Pierre’s father and “uncle” Jean de Sauveterre both secretly adopt the Calvinist “new opinion” and continue to act as co-seigneurs, even after Jean de Siorac marries a Catholic noblewoman and the couple have several children. Pierre highlights the religious tensions within the family: “Between my father and my mother, almost from the first day of their marriage, there raged a small war of religion, which, whether latent or openly engaged, knew no respite” (54). The book depicts the rapid growth of Calvinism in southern France in the mid-sixteenth century, and how religious reform and heresy became divisive issues throughout the kingdom. Henri II’s persecution of heresy in the 1550s provoked fears among Périgord Calvinists. The two Jeans nonetheless continue to practice in secret and engage in clandestine Reformed worship. At the news of François II’s death in 1560 they stop attending Mass and openly proclaim their Calvinist faith (159-160).
The novel explores the religious life of this unconventional extended family, which includes several Catholic servants and artisans. The book captures some of the religious discourse of the sixteenth century through Calvinist discussions of faith, salvation, Providence, the pure Word of God, the Last Supper, and the service of God. The Catholic characters engage in religious practices such as prayer, invocations of saints, Marian devotions, and religious processions. Calvinists practice psalm-singing, engage in religious disputes and austere worship, but they also mock Catholic idolatry, “superstitions,” and “errors.” Calvinist characters at times promote “religious freedom” and “liberty,” promoting toleration in anachronistic fashion (164). The two Jeans eventually force their mixed-religion extended household to convert to Calvinism, but Isabelle refuses to submit and continues to practice Catholicism openly. Pierre de Siorac emerges as a reluctant Calvinist who is torn between his love for his Huguenot father and his loyalty to his Catholic mother. Pierre comments that “the cruel disagreement which split Mespech was but a feeble and tiny reflection of the disputes that raged at that time throughout the entire kingdom between Catholics and Huguenots, causing such passions, such tumult and, finally, such frightful civil wars that the fortunes of France were all but buried” (189).
The telling of war stories and the relating of war news provide opportunities to inform Pierre about political and religious developments in faraway Paris and throughout the kingdom. In the 1550s, Jean de Siorac takes up arms to serve in the campaign to retake Calais from the English. Merle inserts the famous medieval story of the burghers of Calais, famously depicted in the bronzes by Rodin (93-95). Siorac’s service in the king’s army led by the duc de Guise wins him the title of baron de Siorac. Once the French Wars of Religion break out in 1562, the countryside descends into chaos with nobles, brigands, and peasants fighting each other.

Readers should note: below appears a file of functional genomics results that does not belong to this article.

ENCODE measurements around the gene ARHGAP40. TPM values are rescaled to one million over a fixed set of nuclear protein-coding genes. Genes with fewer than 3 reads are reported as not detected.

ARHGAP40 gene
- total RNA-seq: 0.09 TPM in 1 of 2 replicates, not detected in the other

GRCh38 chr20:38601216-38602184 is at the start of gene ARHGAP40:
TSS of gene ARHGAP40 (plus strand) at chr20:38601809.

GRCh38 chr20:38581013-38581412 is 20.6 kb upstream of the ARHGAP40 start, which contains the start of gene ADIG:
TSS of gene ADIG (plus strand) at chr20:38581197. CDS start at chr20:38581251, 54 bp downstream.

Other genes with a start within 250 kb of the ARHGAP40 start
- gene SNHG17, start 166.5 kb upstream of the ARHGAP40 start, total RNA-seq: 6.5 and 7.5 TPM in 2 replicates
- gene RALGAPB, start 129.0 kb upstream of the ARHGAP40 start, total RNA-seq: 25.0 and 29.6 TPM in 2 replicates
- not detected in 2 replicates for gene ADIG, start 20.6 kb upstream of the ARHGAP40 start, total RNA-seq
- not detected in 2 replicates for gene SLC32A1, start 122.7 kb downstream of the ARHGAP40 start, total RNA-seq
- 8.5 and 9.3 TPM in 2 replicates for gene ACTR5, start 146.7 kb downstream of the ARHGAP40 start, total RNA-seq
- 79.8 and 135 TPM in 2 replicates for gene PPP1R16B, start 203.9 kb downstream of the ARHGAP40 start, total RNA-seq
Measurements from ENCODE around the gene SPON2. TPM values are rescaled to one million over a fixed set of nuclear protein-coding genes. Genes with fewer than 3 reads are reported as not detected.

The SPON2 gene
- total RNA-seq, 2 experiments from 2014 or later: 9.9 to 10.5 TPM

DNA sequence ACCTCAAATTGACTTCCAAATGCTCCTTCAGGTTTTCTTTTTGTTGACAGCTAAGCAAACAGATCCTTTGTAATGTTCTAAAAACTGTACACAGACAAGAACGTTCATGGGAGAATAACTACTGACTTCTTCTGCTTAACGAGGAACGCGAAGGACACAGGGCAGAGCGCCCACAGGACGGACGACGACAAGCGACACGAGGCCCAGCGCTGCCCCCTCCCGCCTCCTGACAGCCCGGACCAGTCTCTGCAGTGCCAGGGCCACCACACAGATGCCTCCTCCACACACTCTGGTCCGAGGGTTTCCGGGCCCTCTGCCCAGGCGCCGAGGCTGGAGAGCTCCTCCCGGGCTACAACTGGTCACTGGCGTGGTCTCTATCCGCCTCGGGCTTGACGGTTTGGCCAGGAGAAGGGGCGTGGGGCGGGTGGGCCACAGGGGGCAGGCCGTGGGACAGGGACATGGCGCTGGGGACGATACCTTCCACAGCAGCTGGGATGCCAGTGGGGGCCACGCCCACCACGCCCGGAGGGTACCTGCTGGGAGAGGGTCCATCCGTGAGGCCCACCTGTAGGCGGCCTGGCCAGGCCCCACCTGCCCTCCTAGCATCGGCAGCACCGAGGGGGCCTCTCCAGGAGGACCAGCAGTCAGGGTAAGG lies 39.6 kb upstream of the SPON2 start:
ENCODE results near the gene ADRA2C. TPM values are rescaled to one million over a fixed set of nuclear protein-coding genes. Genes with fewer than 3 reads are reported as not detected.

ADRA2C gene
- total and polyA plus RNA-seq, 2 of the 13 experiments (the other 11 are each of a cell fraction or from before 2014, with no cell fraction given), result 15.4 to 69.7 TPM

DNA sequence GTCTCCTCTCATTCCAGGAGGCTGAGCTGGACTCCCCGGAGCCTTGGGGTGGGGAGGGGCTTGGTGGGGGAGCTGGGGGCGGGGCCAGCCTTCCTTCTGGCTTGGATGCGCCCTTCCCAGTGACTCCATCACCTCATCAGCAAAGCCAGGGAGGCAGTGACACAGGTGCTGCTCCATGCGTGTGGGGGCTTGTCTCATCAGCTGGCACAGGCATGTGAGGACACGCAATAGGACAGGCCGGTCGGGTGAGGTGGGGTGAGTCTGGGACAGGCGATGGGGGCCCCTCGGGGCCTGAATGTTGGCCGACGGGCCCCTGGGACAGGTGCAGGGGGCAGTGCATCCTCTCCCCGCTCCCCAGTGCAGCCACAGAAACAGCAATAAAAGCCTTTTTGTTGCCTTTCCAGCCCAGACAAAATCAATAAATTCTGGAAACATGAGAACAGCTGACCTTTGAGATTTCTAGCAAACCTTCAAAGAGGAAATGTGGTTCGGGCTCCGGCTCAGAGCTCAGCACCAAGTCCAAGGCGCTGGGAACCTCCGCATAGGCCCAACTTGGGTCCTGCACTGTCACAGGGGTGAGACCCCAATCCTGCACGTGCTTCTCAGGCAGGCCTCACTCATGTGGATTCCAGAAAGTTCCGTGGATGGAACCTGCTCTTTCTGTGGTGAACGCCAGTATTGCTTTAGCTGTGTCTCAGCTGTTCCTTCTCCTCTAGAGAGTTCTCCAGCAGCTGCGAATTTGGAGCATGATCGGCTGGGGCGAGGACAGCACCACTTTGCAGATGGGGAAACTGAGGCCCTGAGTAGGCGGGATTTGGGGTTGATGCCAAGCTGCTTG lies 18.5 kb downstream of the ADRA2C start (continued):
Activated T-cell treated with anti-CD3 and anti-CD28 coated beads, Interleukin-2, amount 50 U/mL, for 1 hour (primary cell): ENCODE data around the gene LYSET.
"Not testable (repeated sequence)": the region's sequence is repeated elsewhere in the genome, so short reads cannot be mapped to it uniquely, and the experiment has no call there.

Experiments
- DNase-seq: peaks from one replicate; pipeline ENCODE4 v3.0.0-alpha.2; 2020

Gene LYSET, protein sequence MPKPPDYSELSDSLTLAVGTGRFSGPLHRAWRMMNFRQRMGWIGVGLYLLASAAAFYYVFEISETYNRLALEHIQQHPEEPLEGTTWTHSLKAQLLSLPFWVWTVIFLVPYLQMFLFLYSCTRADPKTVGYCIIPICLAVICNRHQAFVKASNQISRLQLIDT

Medical history plays a role in the plot of the Fortunes of France series, since Jean de Siorac has trained as a doctor and his son Pierre is destined to follow the same path. Jean frequently discusses medical concepts and occasionally practices medicine at the château de Mespech. The book discusses wet-nurses and breast-feeding extensively, with Merle offering long, voyeuristic descriptions of breasts and breast-feeding. The dangers of childbirth are shown through several stillborn births and the tragic death of Pierre’s mother, Isabelle, while giving birth. Plague epidemics periodically ravage the nearby town of Sarlat and the Périgord countryside, provoking fears at the château. The famous physicians Ambroise Paré and Nostradamus make an appearance in the book. Merle seems to overreach in having Jean de Siorac conduct an autopsy and advise the use of opium, which would not be readily available in Europe until European commerce with East Asia accelerated in the seventeenth century. In the second book, City of Wisdom and Blood, Pierre studies at the famous faculty of medicine in Montpellier.